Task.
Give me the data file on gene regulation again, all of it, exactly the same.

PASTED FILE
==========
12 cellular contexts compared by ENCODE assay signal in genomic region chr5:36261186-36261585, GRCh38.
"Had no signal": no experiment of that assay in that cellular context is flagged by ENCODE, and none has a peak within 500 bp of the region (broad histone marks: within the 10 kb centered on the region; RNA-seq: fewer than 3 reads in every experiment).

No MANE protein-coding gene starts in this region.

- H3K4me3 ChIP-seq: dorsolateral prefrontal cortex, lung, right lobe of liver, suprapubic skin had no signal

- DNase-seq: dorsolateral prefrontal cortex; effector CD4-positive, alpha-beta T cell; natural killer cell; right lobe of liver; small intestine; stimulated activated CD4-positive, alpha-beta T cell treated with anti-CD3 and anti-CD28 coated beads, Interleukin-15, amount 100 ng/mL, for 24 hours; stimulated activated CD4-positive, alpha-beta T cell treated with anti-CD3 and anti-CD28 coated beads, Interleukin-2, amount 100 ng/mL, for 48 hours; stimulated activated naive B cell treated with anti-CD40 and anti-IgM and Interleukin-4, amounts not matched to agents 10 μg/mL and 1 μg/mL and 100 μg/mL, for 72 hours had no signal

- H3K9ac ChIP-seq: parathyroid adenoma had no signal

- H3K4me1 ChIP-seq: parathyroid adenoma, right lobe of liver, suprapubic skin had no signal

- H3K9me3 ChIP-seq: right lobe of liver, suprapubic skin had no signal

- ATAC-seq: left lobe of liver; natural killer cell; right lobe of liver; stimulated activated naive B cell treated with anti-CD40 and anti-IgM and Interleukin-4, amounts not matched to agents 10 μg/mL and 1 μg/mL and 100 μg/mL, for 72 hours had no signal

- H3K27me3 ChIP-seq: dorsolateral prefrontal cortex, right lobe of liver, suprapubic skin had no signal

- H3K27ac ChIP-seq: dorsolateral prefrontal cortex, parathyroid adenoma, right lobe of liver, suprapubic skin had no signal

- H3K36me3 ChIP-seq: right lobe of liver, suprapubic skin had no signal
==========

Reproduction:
12 cellular contexts compared by ENCODE assay signal in genomic region chr5:36261186-36261585, GRCh38.
"Had no signal": no experiment of that assay in that cellular context is flagged by ENCODE, and none has a peak within 500 bp of the region (broad histone marks: within the 10 kb centered on the region; RNA-seq: fewer than 3 reads in every experiment).

No MANE protein-coding gene starts in this region.

- H3K4me3 ChIP-seq: dorsolateral prefrontal cortex, lung, right lobe of liver, suprapubic skin had no signal

- DNase-seq: dorsolateral prefrontal cortex; effector CD4-positive, alpha-beta T cell; natural killer cell; right lobe of liver; small intestine; stimulated activated CD4-positive, alpha-beta T cell treated with anti-CD3 and anti-CD28 coated beads, Interleukin-15, amount 100 ng/mL, for 24 hours; stimulated activated CD4-positive, alpha-beta T cell treated with anti-CD3 and anti-CD28 coated beads, Interleukin-2, amount 100 ng/mL, for 48 hours; stimulated activated naive B cell treated with anti-CD40 and anti-IgM and Interleukin-4, amounts not matched to agents 10 μg/mL and 1 μg/mL and 100 μg/mL, for 72 hours had no signal

- H3K9ac ChIP-seq: parathyroid adenoma had no signal

- H3K4me1 ChIP-seq: parathyroid adenoma, right lobe of liver, suprapubic skin had no signal

- H3K9me3 ChIP-seq: right lobe of liver, suprapubic skin had no signal

- ATAC-seq: left lobe of liver; natural killer cell; right lobe of liver; stimulated activated naive B cell treated with anti-CD40 and anti-IgM and Interleukin-4, amounts not matched to agents 10 μg/mL and 1 μg/mL and 100 μg/mL, for 72 hours had no signal

- H3K27me3 ChIP-seq: dorsolateral prefrontal cortex, right lobe of liver, suprapubic skin had no signal

- H3K27ac ChIP-seq: dorsolateral prefrontal cortex, parathyroid adenoma, right lobe of liver, suprapubic skin had no signal

- H3K36me3 ChIP-seq: right lobe of liver, suprapubic skin had no signal